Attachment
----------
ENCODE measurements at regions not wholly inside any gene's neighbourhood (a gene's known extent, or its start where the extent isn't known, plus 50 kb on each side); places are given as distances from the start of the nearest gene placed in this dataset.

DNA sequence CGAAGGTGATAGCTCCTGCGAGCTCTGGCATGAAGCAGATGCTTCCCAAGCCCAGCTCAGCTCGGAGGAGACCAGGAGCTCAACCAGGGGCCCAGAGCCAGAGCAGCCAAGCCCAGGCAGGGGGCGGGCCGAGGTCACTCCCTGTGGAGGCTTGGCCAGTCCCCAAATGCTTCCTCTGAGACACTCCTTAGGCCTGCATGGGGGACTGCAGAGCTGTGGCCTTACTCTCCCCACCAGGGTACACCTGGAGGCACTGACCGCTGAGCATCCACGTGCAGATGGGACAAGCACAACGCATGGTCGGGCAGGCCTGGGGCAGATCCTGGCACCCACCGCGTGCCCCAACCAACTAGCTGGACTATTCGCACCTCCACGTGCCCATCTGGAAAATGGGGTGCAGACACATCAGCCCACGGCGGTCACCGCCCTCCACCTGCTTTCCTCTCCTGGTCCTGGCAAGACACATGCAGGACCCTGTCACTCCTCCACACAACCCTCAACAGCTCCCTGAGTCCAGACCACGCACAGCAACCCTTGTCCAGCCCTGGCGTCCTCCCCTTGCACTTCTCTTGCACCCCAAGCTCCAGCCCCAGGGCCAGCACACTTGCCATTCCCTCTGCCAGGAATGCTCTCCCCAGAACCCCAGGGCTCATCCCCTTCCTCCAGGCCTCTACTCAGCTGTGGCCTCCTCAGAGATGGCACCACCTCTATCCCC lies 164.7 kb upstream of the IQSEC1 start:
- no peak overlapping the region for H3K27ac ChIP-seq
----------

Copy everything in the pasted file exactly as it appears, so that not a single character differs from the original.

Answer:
ENCODE measurements at regions not wholly inside any gene's neighbourhood (a gene's known extent, or its start where the extent isn't known, plus 50 kb on each side); places are given as distances from the start of the nearest gene placed in this dataset.

DNA sequence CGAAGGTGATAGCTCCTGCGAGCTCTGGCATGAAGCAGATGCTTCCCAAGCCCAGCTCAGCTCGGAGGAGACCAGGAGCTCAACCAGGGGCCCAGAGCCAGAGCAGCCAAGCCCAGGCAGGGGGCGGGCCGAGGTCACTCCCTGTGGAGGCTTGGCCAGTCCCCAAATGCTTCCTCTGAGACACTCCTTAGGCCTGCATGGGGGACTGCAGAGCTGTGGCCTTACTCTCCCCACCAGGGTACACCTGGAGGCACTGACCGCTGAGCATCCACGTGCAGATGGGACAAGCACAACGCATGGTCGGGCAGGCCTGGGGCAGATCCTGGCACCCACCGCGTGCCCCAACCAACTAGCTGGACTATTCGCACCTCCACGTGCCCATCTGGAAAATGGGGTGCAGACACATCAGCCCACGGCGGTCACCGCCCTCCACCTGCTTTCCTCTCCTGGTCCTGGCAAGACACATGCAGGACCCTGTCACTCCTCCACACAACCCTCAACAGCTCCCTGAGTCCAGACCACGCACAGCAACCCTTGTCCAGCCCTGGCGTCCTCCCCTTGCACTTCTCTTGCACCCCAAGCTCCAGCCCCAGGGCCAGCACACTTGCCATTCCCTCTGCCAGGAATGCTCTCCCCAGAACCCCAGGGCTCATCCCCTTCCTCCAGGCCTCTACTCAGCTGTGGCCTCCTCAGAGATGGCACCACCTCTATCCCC lies 164.7 kb upstream of the IQSEC1 start:
- no peak overlapping the region for H3K27ac ChIP-seq